Category: Job Search

One Question You Should Ask Before Writing Your Résumé

Dear Amy,

I hate my new job. I worked at my old company for 12 years but was let go in a major restructuring. I found a new job, and I’ve been here for four months, but I hate it, and I’m going to quit.

My question is: Should I include this job on my résumé?

— Wondering

Should I include a short job on my résumé?

This is a common question — but there is no simple answer. As with many job search-related issues, the answer is: it depends.

The first thing to consider when deciding whether to include a short-term position on your résumé is whether it was planned as a short-term position, or if it simply ended up that way.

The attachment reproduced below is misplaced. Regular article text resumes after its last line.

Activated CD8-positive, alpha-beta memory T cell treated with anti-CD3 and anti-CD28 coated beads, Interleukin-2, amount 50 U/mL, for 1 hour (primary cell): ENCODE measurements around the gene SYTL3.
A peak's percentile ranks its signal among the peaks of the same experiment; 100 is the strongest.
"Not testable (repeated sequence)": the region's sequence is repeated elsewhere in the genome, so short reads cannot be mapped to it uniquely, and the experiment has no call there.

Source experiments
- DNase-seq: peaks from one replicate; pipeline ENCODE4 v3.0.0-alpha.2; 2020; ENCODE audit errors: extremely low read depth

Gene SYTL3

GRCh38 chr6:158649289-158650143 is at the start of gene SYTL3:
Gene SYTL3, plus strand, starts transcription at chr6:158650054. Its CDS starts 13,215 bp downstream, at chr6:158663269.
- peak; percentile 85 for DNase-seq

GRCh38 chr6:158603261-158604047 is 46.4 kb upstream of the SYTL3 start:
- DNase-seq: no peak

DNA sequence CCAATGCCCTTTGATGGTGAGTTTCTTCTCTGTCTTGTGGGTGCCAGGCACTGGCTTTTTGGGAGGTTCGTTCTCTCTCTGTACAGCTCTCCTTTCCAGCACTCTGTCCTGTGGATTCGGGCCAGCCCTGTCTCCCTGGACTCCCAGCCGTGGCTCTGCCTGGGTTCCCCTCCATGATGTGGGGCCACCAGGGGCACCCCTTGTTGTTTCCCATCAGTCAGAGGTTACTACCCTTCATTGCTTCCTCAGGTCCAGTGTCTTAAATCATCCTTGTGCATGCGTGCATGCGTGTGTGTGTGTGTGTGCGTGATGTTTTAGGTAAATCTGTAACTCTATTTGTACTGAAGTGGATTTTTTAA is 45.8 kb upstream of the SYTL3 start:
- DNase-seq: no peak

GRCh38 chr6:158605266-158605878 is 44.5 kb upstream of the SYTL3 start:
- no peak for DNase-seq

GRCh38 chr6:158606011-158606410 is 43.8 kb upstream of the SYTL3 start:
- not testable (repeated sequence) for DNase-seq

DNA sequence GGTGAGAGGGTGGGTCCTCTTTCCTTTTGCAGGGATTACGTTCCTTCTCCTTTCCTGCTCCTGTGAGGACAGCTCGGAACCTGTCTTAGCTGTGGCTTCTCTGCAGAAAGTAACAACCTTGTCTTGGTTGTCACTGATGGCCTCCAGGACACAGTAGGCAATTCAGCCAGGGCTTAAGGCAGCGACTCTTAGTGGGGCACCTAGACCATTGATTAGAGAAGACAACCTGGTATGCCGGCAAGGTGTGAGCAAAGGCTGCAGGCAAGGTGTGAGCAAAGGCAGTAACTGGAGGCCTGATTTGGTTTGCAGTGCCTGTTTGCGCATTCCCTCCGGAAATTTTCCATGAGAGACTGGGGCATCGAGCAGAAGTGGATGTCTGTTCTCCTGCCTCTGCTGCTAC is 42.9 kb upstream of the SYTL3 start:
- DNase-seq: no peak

If the job was a contract (or a contract-to-hire role that did not get picked up), the usual answer is: Yes, include the job on your résumé. Make sure to describe it as such: “Hired for temporary, three-month role during family leave of key staffer” or “Contract-to-hire position ended prematurely due to termination of company relationship with client.”

Hiring managers are often sympathetic to short-term engagements when the circumstances are explained.

If the position was not meant to be short-term, it may be wise to find a way to make it seem like it was not as short. You could include it on the résumé but list your experience by year, instead of month/year to month/year.

For example, list the experience as Bumblebee Incorporated (2019) vs. Bumblebee Incorporated (March 2019 – August 2019).